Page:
It’s that time of year again. The flowers are blooming, the lawn mowers are humming and for many, that means it’s time to reach for the Benedryl to deal with the itchy or watery eyes, a runny nose, or cough and headaches.
However, did you know that what you eat can play a big role in how your body reacts to outdoor allergens as well?
“When it comes to allergies, successfully treating them tends to go much deeper than simply avoiding allergen triggers. With each allergy patient, I first review the connection between your gut health and overall inflammation levels,” explains Dr. Kelsie Lazzell, a functional medicine practitioner at the Center for Holistic Medicine.
Dr. Lazzell explains it like this: Your immune system is designed to fight against anything that is harmful to it. When it only has a few things to attack at once — say the chemicals in the processed food you ate yesterday, the chemicals in your cleaning supplies — it can do so without causing you to experience any symptoms. But when your body has even more things it has to fight off, like the above-mentioned things plus increased ragweed and pollen, then it starts to go into overdrive and you start to experience symptoms such as a runny nose, watery eyes, headache, and more.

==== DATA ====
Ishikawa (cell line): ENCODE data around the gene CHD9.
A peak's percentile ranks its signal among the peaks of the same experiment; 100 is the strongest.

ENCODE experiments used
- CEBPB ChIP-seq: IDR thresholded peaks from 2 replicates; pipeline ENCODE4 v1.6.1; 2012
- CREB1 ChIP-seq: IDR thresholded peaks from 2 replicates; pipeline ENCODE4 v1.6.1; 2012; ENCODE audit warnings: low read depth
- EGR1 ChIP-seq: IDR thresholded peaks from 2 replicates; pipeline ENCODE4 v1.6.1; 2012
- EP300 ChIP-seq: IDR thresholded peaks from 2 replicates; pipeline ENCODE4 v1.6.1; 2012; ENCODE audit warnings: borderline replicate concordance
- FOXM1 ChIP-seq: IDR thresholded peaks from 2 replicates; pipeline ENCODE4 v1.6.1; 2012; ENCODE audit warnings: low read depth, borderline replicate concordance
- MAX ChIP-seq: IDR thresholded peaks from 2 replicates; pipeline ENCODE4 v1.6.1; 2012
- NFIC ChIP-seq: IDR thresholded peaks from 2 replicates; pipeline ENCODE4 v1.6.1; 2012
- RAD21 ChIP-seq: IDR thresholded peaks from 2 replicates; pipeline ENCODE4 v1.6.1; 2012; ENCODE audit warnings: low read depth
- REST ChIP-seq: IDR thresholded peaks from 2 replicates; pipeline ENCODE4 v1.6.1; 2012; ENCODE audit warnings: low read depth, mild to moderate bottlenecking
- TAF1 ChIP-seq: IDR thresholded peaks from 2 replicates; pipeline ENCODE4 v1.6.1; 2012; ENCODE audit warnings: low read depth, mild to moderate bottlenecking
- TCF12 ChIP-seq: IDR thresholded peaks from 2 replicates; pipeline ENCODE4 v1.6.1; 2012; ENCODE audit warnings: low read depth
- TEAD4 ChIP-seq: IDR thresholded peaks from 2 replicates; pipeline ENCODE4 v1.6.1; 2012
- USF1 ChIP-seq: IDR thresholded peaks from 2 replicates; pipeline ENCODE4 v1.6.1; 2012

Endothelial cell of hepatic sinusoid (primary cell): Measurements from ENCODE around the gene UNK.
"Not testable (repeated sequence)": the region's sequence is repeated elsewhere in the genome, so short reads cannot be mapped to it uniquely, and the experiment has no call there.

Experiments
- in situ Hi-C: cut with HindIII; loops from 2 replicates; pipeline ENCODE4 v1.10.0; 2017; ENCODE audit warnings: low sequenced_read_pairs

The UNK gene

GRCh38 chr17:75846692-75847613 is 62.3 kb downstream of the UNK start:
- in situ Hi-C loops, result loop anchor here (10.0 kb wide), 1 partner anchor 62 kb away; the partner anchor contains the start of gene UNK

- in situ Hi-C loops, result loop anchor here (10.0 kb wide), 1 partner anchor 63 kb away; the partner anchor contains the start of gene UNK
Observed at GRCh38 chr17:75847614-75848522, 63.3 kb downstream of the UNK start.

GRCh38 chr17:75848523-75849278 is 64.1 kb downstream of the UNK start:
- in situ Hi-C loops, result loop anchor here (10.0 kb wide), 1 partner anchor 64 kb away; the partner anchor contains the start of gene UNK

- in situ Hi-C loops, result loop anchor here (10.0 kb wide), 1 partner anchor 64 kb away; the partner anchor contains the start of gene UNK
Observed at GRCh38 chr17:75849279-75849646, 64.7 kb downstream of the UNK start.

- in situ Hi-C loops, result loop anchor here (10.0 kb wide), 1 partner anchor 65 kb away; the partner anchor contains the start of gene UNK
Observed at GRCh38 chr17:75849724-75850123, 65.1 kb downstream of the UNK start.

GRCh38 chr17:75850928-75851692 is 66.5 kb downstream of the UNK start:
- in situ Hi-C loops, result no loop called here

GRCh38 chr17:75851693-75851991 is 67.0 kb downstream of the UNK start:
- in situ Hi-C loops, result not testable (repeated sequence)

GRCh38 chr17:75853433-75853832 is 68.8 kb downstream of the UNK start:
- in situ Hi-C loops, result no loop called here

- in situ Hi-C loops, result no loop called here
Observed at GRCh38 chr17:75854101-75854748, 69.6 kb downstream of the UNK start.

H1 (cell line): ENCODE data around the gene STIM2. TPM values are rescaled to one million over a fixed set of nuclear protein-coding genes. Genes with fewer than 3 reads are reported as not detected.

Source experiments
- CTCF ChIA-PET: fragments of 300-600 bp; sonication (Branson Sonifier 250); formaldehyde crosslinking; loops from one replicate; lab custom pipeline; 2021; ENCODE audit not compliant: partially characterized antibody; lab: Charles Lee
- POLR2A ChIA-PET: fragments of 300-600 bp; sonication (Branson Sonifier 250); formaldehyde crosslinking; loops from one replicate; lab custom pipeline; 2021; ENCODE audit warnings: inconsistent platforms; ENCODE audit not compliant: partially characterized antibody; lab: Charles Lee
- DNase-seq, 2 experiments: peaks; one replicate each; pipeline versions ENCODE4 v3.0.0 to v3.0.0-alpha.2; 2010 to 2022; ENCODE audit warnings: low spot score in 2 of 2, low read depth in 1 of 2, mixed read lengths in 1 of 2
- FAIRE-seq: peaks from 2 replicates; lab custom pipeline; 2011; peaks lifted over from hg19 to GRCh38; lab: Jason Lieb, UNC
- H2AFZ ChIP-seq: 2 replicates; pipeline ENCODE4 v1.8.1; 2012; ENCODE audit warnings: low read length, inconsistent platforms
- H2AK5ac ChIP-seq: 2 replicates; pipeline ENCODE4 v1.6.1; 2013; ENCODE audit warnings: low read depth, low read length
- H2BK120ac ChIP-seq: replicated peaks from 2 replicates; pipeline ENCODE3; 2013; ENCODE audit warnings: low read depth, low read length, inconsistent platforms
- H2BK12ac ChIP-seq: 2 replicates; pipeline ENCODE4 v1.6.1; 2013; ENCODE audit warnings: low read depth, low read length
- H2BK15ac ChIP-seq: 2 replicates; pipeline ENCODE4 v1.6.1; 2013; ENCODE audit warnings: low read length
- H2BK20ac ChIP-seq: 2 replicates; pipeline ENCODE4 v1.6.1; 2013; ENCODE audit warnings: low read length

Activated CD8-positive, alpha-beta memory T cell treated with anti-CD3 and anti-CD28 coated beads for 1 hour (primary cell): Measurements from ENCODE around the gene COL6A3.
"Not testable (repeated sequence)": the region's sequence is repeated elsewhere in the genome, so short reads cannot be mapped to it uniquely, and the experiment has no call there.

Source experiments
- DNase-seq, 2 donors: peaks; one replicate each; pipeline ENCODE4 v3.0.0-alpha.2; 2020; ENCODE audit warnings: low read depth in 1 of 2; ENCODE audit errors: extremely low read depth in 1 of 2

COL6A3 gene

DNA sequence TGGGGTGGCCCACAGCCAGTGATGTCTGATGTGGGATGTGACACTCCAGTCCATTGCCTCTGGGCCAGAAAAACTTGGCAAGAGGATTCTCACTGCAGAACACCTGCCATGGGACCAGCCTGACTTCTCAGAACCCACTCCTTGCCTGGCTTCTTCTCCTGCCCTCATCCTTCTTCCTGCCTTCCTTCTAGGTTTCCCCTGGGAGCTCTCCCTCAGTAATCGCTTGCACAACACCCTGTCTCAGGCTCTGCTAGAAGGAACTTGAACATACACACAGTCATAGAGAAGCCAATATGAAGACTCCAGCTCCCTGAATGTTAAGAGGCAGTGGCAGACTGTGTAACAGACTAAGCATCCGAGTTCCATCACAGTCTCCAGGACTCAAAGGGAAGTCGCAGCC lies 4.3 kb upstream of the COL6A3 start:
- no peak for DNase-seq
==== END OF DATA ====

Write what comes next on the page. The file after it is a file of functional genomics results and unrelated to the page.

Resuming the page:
How Your Diet Impacts Your Allergies
Dr. Jerry Gore, clinical director at the Center for Holistic Medicine, says one thing that contributes to this overreaction of your immune system during allergy season is food intolerances. Unlike an allergy to peanuts or shellfish, which you notice right away, food intolerances are foods that your body may have a subtler, more delayed response to a few hours or even days after you eat them.
So if your body is mounting an immune response to these foods, as well as fighting off pollens and other environmental allergens, your immune system will go into overdrive, causing your allergy symptoms to be worse.
Some of the most common types of food intolerances are to dairy, gluten, caffeine, alcohol and processed foods, which is why Dr. Gore usually recommends that people who suffer from seasonal allergies avoid eating wheat and dairy during allergy season.